Children are more likely to be awake during surgery than adults

New groundbreaking Australian research has discovered that children are more likely to be awake during surgery than adults.

Research team leader Andrew Davidson says that when more than 850 children were questioned after being anaesthetised, researchers found 28 cases of suspected awareness.

Four independent adjudicators all agree that of those 850 children, seven, almost one per cent, had been awake during their surgery.

Dr Davidson, of the Royal Children's Hospital in Melbourne, said the incidence of adult awareness under anaesthetic was much lower - between 0.1 and 0.2 per cent.

The children, all selected randomly from among operating theatre patients at the hospital, remembered things such as the noise of an orthopaedic saw, one having an ear tube insertion remembered the doctor making a hole in the ear drum and then sucking out the fluid inside the ear. Another child having a needle injected in their hip remembered the feeling of the needle being poked around, Dr Davidson said.

He was very surprised by the number of children who were awake during anaesthesia as the assumption was that it does not happen in children and surmises that may be children just don't tell anyone because they are afraid.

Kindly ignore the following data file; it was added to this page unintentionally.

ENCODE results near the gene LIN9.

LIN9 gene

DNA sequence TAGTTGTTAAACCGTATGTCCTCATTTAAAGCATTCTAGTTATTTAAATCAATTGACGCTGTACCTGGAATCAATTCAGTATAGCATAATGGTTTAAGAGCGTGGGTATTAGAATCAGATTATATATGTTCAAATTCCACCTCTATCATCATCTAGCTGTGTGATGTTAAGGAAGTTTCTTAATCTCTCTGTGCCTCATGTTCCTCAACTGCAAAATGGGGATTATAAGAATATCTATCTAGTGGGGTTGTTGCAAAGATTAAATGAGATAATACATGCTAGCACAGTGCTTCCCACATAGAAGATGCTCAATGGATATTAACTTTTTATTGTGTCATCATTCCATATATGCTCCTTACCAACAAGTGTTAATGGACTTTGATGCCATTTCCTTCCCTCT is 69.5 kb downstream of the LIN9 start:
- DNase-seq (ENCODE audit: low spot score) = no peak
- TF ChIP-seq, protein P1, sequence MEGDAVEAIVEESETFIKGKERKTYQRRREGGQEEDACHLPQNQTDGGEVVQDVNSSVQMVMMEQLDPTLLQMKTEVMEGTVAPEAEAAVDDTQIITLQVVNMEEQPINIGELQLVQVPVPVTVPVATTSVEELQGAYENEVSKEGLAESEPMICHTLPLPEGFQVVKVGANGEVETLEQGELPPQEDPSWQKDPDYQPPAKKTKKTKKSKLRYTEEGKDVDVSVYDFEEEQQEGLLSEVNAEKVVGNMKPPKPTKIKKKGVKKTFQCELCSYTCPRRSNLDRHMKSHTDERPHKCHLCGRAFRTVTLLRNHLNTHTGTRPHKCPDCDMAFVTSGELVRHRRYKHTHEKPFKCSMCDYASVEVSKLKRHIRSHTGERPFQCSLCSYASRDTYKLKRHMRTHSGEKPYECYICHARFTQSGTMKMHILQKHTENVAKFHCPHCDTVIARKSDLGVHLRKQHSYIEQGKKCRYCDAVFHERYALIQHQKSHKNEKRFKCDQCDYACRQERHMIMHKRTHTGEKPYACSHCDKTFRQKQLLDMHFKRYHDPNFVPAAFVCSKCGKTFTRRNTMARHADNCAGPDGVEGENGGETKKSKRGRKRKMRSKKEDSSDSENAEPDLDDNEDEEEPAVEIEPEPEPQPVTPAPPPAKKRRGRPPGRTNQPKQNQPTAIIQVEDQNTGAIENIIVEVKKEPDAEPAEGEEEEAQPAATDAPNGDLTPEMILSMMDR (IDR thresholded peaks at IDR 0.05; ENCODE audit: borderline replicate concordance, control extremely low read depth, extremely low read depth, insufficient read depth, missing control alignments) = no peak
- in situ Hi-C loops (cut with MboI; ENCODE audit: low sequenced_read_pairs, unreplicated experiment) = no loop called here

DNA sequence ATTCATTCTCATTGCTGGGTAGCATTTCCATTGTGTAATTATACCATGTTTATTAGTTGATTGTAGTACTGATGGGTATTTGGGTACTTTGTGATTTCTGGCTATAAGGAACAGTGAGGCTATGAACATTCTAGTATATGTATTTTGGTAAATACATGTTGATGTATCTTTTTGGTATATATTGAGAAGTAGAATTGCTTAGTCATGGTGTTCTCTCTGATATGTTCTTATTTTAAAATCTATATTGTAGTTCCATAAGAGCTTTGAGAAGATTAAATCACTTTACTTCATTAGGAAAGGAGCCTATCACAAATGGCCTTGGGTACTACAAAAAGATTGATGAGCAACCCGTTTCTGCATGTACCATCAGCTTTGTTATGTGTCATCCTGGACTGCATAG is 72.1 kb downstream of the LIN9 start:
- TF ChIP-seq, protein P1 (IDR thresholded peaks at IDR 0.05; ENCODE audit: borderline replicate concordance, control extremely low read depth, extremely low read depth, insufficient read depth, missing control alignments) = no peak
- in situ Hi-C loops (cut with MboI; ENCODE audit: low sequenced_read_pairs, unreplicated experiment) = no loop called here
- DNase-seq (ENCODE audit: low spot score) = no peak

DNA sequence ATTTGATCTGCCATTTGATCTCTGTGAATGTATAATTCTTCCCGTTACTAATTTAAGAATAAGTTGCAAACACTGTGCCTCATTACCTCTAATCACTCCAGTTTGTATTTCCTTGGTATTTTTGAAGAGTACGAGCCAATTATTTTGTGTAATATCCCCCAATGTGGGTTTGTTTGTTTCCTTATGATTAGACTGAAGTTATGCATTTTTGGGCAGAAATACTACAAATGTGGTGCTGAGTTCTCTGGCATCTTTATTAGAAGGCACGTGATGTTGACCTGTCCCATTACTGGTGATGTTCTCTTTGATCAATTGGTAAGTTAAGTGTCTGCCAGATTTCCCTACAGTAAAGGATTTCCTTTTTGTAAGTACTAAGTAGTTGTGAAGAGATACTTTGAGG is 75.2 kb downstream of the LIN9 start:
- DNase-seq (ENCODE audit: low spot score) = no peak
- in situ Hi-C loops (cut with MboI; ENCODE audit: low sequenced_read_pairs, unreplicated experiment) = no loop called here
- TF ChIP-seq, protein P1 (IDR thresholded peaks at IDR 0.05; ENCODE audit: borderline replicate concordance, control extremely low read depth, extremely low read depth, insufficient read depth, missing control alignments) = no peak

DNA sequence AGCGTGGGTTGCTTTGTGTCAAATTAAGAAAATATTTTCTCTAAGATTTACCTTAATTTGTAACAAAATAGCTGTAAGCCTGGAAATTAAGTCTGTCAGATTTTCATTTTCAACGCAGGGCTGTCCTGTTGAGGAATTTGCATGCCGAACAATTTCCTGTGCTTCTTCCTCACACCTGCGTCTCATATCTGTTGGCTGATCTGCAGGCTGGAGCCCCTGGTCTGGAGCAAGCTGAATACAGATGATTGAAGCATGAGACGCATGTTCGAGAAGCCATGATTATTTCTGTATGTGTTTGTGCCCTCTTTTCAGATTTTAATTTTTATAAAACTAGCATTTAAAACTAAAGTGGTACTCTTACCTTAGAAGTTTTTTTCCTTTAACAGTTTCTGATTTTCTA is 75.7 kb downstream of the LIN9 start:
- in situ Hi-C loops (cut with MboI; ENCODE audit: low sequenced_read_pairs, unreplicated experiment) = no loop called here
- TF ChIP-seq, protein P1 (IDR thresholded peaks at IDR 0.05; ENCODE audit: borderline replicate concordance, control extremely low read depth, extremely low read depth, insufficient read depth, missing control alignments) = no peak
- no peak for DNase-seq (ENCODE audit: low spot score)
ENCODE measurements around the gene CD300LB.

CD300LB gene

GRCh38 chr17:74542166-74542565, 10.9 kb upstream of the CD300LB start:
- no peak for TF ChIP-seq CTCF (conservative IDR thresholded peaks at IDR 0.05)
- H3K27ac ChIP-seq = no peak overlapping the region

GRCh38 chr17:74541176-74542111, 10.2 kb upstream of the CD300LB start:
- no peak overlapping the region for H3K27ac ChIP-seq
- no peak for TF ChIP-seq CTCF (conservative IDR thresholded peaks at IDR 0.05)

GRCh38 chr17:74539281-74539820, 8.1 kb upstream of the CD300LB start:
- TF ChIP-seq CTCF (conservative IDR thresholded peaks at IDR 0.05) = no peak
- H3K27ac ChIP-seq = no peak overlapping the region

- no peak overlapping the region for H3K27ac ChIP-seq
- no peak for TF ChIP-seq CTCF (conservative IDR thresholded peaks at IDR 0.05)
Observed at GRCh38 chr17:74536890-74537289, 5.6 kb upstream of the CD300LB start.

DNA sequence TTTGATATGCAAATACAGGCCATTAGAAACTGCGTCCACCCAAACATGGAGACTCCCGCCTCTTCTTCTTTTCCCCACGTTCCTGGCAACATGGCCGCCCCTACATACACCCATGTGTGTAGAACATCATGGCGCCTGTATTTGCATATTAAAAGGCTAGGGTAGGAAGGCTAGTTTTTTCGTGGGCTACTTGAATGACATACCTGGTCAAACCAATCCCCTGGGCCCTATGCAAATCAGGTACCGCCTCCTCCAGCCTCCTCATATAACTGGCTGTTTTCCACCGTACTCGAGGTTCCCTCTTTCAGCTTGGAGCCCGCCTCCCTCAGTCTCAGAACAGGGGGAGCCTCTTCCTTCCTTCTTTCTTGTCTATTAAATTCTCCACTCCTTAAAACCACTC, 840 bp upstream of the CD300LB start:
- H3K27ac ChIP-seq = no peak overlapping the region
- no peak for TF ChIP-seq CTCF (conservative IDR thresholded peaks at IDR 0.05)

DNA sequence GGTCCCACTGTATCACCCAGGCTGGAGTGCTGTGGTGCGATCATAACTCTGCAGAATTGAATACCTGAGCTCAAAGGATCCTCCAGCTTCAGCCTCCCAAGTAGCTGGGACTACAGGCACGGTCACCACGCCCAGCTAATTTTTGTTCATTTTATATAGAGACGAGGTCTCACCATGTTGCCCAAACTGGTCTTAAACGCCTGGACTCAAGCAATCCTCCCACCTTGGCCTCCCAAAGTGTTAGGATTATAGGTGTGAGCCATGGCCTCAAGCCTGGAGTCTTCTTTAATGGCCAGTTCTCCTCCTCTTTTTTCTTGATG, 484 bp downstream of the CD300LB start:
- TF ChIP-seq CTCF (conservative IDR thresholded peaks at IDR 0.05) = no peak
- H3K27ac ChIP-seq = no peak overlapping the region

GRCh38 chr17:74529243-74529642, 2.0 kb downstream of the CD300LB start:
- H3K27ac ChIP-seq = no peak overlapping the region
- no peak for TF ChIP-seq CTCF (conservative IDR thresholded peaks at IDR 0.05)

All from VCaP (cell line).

When one child who was aware told her mother her mother told her not to be stupid as that didn't happen.

He said a few of the children remembered being in pain during their surgery, but it was not severe and did not seem to make the children nearly as anxious as would be expected.

The children were monitored for up to a month and their behaviour did not seem to have been affected.

Dr Davidson presented the findings to the annual scientific meeting of the Australian and New Zealand College of Anaesthetists in Auckland this weekend.

He said more studies needed to be done to gauge levels of anxiety better, one child who wasn't in this study, had been awake during a previous anaesthetic. When the child came back for another operation the mother said, 'You'll be asleep, you won't remember anything', the child retorted with ' well I wasn't asleep last time. Last time, they forgot to turn off my ears '. The child was hesitant about the second operation because she didn't believe she'd be asleep during the anaesthetic.

Dr Davidson said the study, carried out between 2002 and 2004, suggested anaesthetists might need to think about giving children more anaesthetic to prevent awareness and this has generated considerable concern among paediatric anaesthetists, because of the fear of litigation.

Davidson hopes new technologies will produce ways of preventing awareness, and says more studies are under way.

The research is published in the American Journal of Anaesthesia and Analgesia, and is one of the first large studies to look at children's awareness during anaesthetic.

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